“Mmm-hmm. I just wanted to be sure of that, and since I am, I’m going to tell you something. I’m not a gentleman.” She stepped forward and pressed her body hard against his. “I’m going to take advantage of the situation.” She clamped her hands on his butt, squeezed. “And I’m putting the moves on you. What’re you going to do about it?”

  His system spiked; his pulse scrambled. “Weep with gratitude?”

  Laughing, she bit down on his bottom lip. “Cry later. Get your hands on me,” she demanded and ravished his mouth. “All over me.”

  He fisted his hand in the back of her sweater, anchoring himself before he jumped out of his own skin. The taste of her, hot, ripe, flooded him, even as that tight, sexy body pressed and pumped against him.

  Then his hands rushed under the sweater to take the long, smooth back, the dip of waist, the subtle flare of hip. More, his frantic brain could only think. More.

  She arched and purred as his hungry lips fed off her throat.

  His belly jumped when she dragged at the buckle of his belt.

  “It’s been a while for me.” Her voice was thick, her fingers busy. “You’ll have to excuse me for being in a hurry.”

  “No problem.” In one fast move, he swung her around until her back was against the wall. “That’s really no problem.”

  He yanked the sweater over her head, and tossed it aside. His hands were on her breasts before it hit the floor.

  Gasping, she worked her hands between them, fighting to keep her mouth on his as she hurried to unbutton his shirt. God, she wanted the feel of him against her. The feel of him inside her. Her skin was alive again, the blood running hot under it, her heart pounding in a rhythm she’d forgotten could be so fast, so hard, so thrilling.

  Desperate, she pushed his hand down, held it firmly between her legs. Her head fell back, exposing the line of her throat to his lips, his teeth, her hips moving as she pressed his hand to denim, and the heat under it.

  It was like holding raw nerves. Nerves with edges of jagged glass. They scraped at his own, all but tore him open. And the scent of her, something exotic that whispered of midnights, shadows, secrets, slithered through his system like a drug. Until everything he touched, tasted, everything he knew was Zoe.

  The need for her was like a lightning strike to the heart.

  He yanked at the button on her jeans, dragged the denim down. Even as she struggled to step clear he was plunging his fingers into the heat. He watched the shocked pleasure rush over her face as she poured into his hand.

  “Don’t stop.” Her mouth was frantic and fevered under his, and her nails scraped wickedly down his back before digging into his hips.

  She rode it, that wild whip of sensation that snapped through mind and body, rode it shuddering and craved more. It burned through her, fueled her until she thought she would go mad from the sheer force of her own greed.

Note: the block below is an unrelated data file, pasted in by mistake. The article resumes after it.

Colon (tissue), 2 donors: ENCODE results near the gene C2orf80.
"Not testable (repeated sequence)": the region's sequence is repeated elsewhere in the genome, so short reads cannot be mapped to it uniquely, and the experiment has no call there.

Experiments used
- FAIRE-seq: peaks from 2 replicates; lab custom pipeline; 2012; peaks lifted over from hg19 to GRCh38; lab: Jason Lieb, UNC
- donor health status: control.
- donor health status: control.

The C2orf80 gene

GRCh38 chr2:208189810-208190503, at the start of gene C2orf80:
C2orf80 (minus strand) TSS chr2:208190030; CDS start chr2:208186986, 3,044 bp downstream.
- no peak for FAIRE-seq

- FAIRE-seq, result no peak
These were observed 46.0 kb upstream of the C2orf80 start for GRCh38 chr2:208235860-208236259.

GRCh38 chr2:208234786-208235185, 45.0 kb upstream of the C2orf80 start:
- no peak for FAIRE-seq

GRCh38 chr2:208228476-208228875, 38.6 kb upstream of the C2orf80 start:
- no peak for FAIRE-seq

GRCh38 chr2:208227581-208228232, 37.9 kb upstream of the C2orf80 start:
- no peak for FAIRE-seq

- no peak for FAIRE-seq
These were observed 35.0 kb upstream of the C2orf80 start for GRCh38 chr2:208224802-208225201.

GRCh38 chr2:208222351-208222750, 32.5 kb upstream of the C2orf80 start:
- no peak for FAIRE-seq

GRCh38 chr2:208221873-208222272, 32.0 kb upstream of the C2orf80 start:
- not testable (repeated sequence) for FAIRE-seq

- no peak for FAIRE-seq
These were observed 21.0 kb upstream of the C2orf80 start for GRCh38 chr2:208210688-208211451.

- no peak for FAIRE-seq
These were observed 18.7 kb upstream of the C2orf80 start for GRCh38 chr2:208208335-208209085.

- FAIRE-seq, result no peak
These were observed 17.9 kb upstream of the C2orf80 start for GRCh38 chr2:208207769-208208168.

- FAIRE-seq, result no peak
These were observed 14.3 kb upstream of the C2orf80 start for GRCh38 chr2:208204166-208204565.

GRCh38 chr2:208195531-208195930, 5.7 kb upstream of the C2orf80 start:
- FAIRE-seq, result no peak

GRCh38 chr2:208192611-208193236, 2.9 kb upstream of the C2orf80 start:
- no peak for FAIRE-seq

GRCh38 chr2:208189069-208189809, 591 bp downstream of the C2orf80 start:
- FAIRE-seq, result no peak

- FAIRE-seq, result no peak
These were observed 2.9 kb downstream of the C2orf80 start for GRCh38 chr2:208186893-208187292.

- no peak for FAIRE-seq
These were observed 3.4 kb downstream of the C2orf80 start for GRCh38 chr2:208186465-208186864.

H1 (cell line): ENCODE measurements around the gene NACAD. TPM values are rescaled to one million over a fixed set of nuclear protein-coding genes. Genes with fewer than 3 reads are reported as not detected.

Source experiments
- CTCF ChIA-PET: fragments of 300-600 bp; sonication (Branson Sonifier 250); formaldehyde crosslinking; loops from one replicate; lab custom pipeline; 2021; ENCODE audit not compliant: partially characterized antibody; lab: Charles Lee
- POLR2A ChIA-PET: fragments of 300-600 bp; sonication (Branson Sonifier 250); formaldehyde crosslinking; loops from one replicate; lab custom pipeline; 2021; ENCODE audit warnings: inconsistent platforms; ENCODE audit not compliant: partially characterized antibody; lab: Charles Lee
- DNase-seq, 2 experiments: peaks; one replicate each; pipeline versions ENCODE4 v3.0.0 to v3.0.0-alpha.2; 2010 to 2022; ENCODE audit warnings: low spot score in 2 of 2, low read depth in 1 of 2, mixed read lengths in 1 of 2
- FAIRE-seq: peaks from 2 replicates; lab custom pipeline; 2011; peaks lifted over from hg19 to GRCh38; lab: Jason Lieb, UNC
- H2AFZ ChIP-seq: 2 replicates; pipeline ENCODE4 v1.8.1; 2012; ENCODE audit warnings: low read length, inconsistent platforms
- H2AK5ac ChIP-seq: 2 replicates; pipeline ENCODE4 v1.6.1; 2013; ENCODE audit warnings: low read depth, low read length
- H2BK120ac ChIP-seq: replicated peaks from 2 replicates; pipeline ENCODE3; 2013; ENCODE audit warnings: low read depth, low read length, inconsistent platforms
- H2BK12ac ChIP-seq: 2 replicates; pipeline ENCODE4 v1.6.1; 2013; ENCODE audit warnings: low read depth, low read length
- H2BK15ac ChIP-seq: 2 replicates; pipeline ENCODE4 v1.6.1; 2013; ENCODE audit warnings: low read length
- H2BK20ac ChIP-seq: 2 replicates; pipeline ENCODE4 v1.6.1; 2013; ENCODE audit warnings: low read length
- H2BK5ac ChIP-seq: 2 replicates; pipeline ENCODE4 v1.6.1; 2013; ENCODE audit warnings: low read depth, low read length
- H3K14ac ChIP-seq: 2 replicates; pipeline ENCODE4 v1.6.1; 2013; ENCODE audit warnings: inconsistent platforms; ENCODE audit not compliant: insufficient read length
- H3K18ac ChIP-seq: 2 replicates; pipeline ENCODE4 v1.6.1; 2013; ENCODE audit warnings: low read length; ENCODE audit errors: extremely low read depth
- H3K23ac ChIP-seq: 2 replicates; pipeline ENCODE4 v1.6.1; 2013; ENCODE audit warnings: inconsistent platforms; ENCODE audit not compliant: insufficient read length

She ground herself against him in urgent demand, and cried out when he drove, hard and deep, inside her. And still it wasn’t enough. Her hips pistoned in a brutal bid for speed, she groaned her desire for it over the sharp sound of flesh striking flesh, striking the wall, striking flesh.

  He rode with her, in that fast, sweaty race toward release until his vision blurred and his blood screamed. Then drove them both, quivering, to the finish.

  Her heart was still thundering when she dropped her head to his shoulder. She gulped air, felt it catch, then tear its way into her lungs and out again.

  She was, she realized dimly, naked, sweaty, and pinned to the wall outside her son’s room. She should be horrified. She wasn’t, she thought. In fact, she was delighted.

  “You okay?” His voice was muffled, and she felt his lips move against her hair.

  “I think I was a lot better than okay. I think I was fantastic.”

  “You were. You are.” He’d just taken her against the wall. Or she’d taken him. “Can’t think yet,” he admitted, and braced a hand against the wall so he could remain upright. “You went for the hoop today.” He ran his other hand down her body until he could skim a finger over the ring in her belly button. “It’s so fucking sexy. I had no idea.”

  He eased back just enough to watch her laugh. “We moved pretty quick. I seem to have missed your tattoo.”

  Dazzled, delighted, she touched his hair. “You’re a funny guy, Bradley Charles Vane IV. All worked up over belly rings and tattoos.”

  “I never had this reaction to them on anyone else. Where is it?”

  “I’ll show you. First, I ought to tell you I’m not finished using you tonight.” She leaned in, ran her tongue in a slow, wet line along the side of his throat. “But you may want to lie down for the next round.”

  “Am I still standing?”

  She laughed again, then eased around him, tapping a finger to her left shoulder blade as she walked toward the room across the hall.